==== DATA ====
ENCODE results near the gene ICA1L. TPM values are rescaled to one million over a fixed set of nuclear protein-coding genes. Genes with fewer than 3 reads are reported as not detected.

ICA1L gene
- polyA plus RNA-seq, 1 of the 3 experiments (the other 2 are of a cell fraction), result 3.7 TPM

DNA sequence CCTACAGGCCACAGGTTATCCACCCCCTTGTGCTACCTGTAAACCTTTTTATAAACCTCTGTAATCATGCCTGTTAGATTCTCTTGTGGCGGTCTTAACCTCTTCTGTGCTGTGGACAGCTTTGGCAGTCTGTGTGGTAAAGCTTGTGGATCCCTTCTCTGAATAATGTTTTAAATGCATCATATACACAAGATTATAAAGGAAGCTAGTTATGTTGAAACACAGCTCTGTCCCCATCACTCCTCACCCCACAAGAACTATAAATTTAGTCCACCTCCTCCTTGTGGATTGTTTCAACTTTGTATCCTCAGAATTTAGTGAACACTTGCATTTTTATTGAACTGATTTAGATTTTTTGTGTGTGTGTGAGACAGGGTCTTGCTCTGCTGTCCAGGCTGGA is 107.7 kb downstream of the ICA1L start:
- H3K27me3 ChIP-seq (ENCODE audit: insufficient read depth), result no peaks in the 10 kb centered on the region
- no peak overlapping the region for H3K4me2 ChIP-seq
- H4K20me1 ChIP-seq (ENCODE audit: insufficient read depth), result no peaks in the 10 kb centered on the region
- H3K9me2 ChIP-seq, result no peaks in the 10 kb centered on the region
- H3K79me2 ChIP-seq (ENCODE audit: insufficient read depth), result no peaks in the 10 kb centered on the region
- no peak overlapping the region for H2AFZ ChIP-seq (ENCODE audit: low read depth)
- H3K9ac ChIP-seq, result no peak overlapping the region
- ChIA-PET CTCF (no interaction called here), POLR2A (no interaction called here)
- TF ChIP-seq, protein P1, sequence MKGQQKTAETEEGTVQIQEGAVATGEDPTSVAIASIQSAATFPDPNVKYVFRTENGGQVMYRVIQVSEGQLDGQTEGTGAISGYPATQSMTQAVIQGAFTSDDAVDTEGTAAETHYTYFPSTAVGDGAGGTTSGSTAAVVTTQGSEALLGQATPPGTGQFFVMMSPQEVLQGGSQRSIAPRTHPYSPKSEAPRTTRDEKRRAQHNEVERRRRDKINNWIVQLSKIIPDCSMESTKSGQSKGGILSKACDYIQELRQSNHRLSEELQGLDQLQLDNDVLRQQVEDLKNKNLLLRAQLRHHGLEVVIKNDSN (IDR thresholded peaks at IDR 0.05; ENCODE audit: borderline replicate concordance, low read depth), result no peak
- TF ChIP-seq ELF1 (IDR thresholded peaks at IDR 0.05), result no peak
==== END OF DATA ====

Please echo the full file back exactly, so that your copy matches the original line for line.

ENCODE results near the gene ICA1L. TPM values are rescaled to one million over a fixed set of nuclear protein-coding genes. Genes with fewer than 3 reads are reported as not detected.

ICA1L gene
- polyA plus RNA-seq, 1 of the 3 experiments (the other 2 are of a cell fraction), result 3.7 TPM

DNA sequence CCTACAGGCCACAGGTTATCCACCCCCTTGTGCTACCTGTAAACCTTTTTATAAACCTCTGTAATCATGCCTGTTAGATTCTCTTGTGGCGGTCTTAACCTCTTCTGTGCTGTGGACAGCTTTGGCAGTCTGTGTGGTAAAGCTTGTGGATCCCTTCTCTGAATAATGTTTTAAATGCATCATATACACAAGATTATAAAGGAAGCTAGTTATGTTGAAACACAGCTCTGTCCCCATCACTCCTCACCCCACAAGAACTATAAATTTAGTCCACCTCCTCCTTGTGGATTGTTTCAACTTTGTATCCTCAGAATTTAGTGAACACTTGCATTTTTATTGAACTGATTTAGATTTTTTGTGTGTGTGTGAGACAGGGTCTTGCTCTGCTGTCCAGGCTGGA is 107.7 kb downstream of the ICA1L start:
- H3K27me3 ChIP-seq (ENCODE audit: insufficient read depth), result no peaks in the 10 kb centered on the region
- no peak overlapping the region for H3K4me2 ChIP-seq
- H4K20me1 ChIP-seq (ENCODE audit: insufficient read depth), result no peaks in the 10 kb centered on the region
- H3K9me2 ChIP-seq, result no peaks in the 10 kb centered on the region
- H3K79me2 ChIP-seq (ENCODE audit: insufficient read depth), result no peaks in the 10 kb centered on the region
- no peak overlapping the region for H2AFZ ChIP-seq (ENCODE audit: low read depth)
- H3K9ac ChIP-seq, result no peak overlapping the region
- ChIA-PET CTCF (no interaction called here), POLR2A (no interaction called here)
- TF ChIP-seq, protein P1, sequence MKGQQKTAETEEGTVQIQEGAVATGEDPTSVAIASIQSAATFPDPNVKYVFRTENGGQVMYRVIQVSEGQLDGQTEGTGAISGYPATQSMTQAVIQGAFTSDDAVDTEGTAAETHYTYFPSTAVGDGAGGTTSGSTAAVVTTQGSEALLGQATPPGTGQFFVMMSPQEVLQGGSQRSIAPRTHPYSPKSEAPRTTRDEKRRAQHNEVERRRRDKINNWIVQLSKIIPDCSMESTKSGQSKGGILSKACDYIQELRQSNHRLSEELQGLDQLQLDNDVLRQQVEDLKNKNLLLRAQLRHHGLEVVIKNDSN (IDR thresholded peaks at IDR 0.05; ENCODE audit: borderline replicate concordance, low read depth), result no peak
- TF ChIP-seq ELF1 (IDR thresholded peaks at IDR 0.05), result no peak